National Democratic campaign groups responsible for winning and holding a majority for the party in the Senate will not commit to supporting Sen. Joe Manchin should he decide to run for re-election.
Fox News Digital asked the Democratic Senatorial Campaign Committee, the official campaign arm for Senate Democrats, and the Senate Majority PAC, the super PAC supporting Democratic Senate campaigns, if they would support Manchin, D-W.Va., considering his frequent criticism of the party and unwillingness to toe the party line on legislation, but neither responded.
There has been wide speculation concerning Manchin's political future, however he has remained tight-lipped over whether he will run for re-election to the Senate, or if he will toss his hat into the 2024 presidential race and provide another choice for Democrats unhappy with the prospect of Biden being the party's nominee.
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Last month, Manchin told a local radio show in West Virginia that he was "not running" for president at the moment, but he later hinted that he was not ruling out a decision to run some time in the future, and he wanted to be in the best position to "bring the country together."
No other Democratic candidate has jumped to challenge Manchin for his Senate seat, presumably until he decides what direction he will ultimately go, but a number of progressive groups have called for him to face a primary challenge over his more centrist positions.
None of that has stopped Manchin from being a consistent thorn in Democrats' side since the party won a majority in the Senate in the 2020 elections, and he has not shied away from calling them out on a number of policy points, especially energy and environmental policy. He has often found himself standing in the way of the Biden administration's key legislative ambitions.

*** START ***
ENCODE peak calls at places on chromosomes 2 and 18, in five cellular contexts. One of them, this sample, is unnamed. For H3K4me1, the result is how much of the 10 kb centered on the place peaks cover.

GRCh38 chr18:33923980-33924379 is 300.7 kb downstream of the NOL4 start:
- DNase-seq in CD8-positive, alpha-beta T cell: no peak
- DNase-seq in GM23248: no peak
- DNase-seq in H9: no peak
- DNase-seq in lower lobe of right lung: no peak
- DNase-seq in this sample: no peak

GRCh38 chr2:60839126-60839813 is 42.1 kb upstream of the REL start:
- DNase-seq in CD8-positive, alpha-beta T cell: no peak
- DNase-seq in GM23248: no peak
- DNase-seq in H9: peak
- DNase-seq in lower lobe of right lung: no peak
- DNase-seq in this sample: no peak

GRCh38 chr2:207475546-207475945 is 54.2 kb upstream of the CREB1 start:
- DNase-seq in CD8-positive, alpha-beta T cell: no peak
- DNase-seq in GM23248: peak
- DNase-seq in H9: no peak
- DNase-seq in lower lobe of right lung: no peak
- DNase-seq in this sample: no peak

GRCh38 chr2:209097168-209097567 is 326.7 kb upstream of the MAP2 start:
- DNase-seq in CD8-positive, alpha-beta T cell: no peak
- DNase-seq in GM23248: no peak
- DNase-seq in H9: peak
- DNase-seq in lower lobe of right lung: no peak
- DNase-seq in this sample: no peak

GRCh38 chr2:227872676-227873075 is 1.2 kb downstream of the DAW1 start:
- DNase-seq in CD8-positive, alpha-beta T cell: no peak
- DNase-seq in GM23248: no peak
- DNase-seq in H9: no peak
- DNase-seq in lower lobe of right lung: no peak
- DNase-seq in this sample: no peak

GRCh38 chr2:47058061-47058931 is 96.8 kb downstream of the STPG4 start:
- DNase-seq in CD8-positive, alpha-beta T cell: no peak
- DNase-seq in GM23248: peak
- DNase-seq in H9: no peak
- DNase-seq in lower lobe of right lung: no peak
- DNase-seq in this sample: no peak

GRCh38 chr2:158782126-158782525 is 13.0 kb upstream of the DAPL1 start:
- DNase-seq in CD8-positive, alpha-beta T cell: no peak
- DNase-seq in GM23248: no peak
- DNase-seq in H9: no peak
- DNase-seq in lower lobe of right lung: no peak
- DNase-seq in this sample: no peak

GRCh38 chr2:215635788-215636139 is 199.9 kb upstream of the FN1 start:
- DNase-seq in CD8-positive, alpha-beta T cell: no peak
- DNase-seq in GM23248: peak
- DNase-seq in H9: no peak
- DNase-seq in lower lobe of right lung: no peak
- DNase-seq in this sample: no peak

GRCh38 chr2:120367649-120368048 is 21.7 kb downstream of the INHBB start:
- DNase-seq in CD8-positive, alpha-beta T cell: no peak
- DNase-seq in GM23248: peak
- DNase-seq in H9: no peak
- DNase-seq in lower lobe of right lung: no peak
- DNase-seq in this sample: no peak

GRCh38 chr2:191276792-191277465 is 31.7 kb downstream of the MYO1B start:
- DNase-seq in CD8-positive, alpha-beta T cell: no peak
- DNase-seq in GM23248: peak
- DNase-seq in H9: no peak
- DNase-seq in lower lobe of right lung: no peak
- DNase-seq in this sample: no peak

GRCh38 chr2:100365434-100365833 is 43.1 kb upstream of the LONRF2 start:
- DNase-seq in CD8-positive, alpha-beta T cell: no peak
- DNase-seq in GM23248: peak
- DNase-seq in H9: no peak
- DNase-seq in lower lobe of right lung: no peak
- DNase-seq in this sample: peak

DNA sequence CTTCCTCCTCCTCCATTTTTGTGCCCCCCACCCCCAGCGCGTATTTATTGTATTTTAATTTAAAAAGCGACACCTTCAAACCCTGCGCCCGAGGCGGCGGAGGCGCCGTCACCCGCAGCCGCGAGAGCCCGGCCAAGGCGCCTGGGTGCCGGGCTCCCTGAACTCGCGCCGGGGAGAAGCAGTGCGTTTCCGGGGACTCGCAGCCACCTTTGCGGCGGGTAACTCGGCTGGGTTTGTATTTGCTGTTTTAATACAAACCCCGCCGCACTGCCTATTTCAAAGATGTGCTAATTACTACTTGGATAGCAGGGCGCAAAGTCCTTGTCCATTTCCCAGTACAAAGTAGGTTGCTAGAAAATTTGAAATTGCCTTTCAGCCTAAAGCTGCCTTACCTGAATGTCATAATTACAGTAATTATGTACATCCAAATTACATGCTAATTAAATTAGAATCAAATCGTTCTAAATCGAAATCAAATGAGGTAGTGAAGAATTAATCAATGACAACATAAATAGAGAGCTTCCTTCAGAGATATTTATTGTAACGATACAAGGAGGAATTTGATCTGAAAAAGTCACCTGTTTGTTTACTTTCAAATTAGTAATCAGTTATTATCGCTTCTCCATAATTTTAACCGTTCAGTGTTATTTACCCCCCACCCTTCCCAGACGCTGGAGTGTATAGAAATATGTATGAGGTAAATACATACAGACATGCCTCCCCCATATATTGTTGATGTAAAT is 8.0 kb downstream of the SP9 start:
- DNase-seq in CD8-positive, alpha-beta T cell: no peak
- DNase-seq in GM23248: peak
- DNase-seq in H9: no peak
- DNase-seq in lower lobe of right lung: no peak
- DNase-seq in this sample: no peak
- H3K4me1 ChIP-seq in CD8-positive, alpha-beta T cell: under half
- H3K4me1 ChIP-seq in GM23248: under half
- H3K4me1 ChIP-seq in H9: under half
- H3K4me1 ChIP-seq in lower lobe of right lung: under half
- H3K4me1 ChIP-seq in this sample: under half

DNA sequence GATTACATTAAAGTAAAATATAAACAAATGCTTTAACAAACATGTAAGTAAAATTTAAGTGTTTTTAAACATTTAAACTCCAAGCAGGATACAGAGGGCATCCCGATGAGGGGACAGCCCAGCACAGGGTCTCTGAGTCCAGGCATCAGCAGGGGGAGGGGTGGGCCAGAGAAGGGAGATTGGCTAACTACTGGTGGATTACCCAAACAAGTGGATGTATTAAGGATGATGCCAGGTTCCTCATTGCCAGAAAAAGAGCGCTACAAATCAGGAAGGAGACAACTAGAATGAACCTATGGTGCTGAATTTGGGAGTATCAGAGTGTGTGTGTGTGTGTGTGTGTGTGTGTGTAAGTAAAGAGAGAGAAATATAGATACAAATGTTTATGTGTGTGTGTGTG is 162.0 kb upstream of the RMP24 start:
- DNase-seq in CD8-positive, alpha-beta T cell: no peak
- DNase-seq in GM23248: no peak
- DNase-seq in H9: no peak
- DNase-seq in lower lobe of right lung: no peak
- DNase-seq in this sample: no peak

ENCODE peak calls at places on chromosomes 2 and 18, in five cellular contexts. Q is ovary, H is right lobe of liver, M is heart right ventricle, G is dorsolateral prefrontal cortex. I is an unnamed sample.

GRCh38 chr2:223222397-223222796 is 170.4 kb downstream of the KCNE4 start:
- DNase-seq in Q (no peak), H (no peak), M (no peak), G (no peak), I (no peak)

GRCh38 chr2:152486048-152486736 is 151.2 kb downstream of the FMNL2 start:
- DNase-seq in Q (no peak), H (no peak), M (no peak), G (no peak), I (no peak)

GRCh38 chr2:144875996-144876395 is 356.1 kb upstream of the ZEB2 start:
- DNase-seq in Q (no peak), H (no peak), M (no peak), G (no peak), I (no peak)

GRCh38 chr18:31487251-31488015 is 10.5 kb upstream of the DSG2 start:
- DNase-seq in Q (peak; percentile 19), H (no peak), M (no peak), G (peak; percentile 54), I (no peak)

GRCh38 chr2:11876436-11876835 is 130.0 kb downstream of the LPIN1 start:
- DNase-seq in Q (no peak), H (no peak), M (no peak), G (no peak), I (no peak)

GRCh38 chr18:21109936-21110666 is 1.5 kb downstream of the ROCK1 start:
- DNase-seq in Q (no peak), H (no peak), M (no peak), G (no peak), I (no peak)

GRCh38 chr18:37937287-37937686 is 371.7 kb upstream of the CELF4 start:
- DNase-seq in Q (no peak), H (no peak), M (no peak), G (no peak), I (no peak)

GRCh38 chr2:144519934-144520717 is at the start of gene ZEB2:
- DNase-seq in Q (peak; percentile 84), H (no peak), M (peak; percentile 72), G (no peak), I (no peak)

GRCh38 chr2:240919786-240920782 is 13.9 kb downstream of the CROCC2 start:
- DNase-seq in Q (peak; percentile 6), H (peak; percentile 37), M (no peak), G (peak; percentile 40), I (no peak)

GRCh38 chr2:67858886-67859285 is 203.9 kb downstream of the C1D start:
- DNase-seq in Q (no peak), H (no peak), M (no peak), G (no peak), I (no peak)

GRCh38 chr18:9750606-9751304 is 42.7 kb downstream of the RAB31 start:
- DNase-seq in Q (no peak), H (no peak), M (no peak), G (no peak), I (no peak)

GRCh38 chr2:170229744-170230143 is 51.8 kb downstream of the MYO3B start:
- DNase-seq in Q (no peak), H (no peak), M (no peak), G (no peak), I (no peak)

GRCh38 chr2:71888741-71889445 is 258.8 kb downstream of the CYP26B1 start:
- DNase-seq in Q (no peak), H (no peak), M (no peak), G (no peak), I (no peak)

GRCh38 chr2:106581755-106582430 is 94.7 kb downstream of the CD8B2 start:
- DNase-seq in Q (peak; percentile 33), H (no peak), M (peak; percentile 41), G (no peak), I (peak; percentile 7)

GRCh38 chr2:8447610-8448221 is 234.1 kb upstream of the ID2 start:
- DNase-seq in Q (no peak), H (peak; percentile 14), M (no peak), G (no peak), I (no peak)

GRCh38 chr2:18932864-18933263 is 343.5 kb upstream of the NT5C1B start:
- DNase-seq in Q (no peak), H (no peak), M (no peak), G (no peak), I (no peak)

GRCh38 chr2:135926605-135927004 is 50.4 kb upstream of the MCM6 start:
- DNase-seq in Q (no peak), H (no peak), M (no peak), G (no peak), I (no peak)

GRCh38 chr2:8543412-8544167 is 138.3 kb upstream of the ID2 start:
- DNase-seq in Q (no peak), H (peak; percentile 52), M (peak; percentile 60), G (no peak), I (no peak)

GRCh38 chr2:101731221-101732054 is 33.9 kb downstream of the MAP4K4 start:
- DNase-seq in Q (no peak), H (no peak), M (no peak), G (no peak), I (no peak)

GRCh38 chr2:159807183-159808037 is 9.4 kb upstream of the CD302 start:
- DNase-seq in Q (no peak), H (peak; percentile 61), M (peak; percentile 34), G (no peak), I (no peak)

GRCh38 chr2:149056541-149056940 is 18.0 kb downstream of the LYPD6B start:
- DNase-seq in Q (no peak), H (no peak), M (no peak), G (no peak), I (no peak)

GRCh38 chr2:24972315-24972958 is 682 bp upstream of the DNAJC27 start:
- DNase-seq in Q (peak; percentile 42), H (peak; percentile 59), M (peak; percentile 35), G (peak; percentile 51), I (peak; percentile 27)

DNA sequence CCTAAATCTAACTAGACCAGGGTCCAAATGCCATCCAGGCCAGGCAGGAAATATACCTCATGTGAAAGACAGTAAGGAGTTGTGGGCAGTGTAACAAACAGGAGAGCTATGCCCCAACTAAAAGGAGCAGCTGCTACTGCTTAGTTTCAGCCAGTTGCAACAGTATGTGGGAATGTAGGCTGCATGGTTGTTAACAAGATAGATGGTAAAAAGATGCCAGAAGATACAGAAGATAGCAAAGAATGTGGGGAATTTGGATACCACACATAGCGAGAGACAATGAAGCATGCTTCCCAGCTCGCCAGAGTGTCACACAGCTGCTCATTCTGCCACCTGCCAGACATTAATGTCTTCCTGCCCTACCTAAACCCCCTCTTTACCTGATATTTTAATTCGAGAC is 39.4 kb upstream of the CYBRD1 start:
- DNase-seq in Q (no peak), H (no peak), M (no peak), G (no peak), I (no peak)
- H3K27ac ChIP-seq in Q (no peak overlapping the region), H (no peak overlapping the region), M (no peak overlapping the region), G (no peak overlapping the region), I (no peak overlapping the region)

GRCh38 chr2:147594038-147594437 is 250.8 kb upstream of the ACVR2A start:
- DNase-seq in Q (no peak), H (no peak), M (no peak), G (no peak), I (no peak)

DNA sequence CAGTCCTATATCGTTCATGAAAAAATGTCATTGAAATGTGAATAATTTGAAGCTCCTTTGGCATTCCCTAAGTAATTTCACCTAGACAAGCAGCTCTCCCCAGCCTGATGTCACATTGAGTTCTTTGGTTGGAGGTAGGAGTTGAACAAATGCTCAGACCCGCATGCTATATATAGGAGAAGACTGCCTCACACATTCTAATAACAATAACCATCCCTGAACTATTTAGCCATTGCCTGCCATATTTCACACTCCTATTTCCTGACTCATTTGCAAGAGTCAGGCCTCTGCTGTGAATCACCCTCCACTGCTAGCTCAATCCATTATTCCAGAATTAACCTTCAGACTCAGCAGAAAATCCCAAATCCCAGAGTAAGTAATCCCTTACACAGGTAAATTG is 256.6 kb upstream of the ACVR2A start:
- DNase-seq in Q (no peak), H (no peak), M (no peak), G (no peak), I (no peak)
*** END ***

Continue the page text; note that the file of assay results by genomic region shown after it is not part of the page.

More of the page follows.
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Most recently, Manchin announced he could not, "in good conscience," support Biden nominee Laura Daniel-Davis to serve as the Department of the Interior's assistant secretary for land and minerals management because of her climate activism.
In February, he called "bulls---" on the push by some Democrats to quickly end the use of fossil fuels, slamming what he called their "aspirational thoughts" that would come at the expense of the U.S. economy, which he argued still needed oil and gas.
Last year, Manchin angered a number of Democrats, especially the far-left "Squad," when he, along with Sen. Kyrsten Sinema, I-Ariz., broke with progressive leaders and announced their opposition to ending the Senate filibuster.
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Manchin found some reprieve from his progressive colleagues' disdain when he announced last summer that he had reached a deal on the Inflation Reduction Act and would support the legislation, but not after months of negotiations and uncertainty surrounding his position.
The praise was short-lived, however, as he joined his Republican colleagues earlier this year in seeking to terminate the Biden administration's new environment, social and governance rule that allows retirement plan managers to factor environmental and social issues into investment decisions.
It is unclear when Manchin will announce his intentions for his political future. Biden has also not yet announced whether he will run for president again, but the White House has maintained he "intends to run." An official announcement is expected in April.
Fox News Digital reached out to a Manchin spokesperson for comment but did not immediately receive a response.